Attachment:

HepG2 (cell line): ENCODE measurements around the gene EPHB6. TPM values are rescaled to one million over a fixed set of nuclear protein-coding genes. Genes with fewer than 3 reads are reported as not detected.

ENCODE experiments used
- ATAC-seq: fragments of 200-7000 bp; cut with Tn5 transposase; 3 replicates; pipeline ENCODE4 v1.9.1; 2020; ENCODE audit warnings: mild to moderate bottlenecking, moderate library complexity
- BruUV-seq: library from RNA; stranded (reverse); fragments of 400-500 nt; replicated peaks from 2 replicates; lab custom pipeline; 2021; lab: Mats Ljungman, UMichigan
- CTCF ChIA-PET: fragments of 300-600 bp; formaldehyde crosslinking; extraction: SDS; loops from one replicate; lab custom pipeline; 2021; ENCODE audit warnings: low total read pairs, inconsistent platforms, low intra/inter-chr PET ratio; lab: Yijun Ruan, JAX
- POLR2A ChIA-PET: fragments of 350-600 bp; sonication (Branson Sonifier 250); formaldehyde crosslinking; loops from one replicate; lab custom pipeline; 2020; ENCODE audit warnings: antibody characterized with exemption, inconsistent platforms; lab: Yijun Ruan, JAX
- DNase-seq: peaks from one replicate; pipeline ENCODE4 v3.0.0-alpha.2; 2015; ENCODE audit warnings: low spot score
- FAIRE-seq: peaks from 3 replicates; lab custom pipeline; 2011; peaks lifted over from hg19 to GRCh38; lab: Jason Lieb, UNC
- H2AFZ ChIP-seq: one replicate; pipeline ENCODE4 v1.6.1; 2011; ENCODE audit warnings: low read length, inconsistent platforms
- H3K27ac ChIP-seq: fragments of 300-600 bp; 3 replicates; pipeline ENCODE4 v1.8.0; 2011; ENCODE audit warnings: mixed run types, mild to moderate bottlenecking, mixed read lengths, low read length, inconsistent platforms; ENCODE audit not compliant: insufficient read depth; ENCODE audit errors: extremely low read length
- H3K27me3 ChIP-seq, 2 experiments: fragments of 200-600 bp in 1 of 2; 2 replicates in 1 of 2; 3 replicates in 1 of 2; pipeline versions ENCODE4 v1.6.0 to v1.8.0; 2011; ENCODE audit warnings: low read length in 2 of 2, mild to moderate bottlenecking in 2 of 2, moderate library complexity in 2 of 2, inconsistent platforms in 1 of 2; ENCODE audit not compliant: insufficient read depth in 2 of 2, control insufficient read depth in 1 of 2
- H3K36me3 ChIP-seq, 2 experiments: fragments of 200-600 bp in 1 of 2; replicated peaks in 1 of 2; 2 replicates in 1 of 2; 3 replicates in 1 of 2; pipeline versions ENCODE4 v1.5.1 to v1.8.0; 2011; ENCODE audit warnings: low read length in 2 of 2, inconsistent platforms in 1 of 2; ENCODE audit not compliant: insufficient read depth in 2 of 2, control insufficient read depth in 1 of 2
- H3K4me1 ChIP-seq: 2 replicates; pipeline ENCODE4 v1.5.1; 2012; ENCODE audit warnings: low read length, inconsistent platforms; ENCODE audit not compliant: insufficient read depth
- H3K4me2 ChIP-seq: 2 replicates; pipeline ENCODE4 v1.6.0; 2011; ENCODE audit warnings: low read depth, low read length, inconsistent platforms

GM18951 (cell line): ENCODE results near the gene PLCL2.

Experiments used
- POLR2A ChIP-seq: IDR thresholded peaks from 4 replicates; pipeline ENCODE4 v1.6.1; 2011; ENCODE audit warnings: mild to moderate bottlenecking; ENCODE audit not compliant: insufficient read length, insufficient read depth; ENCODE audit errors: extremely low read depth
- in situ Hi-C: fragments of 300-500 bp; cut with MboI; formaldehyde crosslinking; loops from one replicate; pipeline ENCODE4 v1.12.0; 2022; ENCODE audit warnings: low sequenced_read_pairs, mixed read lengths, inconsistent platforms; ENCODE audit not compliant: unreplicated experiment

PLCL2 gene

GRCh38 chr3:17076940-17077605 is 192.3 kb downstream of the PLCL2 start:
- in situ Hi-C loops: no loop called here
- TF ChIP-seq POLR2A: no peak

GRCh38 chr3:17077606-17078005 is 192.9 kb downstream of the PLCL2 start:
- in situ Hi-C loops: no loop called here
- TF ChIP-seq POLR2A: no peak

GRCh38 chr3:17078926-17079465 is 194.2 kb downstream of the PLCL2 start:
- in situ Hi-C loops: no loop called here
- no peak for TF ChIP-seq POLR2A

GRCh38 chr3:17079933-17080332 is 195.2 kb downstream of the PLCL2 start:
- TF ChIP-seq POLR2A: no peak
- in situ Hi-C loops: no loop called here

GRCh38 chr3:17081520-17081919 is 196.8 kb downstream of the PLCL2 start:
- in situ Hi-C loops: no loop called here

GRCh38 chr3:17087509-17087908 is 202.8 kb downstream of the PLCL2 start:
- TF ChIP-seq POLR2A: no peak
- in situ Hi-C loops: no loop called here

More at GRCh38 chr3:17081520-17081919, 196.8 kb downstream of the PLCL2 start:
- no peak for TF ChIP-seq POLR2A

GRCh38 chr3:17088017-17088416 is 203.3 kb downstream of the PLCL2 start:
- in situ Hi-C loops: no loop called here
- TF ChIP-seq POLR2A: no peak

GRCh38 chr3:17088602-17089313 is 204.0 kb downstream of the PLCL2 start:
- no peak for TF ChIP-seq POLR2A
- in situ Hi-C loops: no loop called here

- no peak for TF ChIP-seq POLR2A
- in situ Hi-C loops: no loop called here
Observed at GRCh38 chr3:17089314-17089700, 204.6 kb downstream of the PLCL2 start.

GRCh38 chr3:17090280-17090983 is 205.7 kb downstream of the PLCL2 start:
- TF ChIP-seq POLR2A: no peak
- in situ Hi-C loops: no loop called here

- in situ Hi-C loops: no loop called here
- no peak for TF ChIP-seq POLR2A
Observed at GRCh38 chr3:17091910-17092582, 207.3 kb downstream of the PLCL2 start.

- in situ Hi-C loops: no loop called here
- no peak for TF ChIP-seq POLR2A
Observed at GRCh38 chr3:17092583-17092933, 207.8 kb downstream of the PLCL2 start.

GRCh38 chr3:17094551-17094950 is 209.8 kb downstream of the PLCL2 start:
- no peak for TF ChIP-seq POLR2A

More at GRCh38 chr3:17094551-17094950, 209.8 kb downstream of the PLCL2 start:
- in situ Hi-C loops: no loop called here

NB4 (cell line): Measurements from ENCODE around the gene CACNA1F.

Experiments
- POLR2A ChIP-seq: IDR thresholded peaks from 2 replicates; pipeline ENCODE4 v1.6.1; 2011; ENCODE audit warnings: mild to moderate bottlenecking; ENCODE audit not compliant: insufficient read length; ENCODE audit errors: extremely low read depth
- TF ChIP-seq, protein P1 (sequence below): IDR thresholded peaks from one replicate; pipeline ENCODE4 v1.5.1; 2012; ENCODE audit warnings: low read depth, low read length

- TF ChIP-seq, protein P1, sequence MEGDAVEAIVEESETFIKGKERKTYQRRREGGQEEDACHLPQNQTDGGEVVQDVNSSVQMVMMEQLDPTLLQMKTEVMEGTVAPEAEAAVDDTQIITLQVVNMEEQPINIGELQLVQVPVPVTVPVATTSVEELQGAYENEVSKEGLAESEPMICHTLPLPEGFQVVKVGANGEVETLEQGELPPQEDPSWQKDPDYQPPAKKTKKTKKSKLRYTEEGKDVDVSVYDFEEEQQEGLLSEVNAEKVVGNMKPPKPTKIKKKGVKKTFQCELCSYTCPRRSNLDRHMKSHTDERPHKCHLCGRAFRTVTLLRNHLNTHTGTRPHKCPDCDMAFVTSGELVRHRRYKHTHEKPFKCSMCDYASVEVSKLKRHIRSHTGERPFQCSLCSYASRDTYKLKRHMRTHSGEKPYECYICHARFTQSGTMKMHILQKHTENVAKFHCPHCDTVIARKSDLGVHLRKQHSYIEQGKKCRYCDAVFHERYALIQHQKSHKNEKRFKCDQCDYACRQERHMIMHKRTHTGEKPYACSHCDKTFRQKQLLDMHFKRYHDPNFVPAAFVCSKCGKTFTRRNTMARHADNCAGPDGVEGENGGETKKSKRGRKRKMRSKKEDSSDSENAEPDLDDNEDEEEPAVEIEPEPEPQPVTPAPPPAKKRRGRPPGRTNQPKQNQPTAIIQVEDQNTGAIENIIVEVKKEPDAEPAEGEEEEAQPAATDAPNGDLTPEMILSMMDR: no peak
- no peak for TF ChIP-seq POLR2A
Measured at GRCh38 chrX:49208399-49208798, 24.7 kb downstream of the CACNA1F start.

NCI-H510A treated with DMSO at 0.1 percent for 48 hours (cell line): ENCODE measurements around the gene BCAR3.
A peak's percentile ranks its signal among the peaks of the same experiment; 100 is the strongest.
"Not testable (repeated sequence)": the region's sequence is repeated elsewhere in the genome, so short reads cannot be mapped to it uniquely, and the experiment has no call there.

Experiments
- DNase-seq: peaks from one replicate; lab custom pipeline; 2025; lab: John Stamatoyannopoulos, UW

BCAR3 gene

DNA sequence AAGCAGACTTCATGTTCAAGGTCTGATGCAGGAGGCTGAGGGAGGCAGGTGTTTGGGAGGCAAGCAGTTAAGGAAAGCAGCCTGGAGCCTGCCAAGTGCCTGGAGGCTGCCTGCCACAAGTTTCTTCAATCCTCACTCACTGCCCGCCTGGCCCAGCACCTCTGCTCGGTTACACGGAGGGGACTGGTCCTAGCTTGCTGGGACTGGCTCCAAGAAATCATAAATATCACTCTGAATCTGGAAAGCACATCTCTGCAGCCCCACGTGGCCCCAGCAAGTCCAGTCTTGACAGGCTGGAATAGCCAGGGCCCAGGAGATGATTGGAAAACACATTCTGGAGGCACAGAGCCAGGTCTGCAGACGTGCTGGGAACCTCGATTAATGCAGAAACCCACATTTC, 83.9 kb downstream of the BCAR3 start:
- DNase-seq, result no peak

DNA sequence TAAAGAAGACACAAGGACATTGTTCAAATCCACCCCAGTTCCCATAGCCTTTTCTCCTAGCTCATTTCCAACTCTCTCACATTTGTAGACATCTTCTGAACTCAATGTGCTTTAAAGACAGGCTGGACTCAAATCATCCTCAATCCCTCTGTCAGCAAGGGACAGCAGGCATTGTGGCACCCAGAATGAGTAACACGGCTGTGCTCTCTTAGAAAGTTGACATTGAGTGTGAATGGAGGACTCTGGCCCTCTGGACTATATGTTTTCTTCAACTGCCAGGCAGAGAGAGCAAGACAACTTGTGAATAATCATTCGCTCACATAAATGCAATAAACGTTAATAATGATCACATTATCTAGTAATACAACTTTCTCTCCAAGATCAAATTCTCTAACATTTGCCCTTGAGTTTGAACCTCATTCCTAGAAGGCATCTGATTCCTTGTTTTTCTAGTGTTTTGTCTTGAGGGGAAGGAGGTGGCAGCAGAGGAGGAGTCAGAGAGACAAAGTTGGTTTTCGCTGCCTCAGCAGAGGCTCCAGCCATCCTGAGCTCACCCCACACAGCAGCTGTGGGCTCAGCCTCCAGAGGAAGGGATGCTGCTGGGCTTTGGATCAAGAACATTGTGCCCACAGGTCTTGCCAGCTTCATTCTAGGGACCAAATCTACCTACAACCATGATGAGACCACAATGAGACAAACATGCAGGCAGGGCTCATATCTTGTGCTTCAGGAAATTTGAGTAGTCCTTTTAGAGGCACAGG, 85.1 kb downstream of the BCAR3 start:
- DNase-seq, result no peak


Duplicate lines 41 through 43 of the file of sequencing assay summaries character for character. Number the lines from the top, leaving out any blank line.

- TF ChIP-seq POLR2A: no peak

GRCh38 chr3:17088602-17089313 is 204.0 kb downstream of the PLCL2 start:
- no peak for TF ChIP-seq POLR2A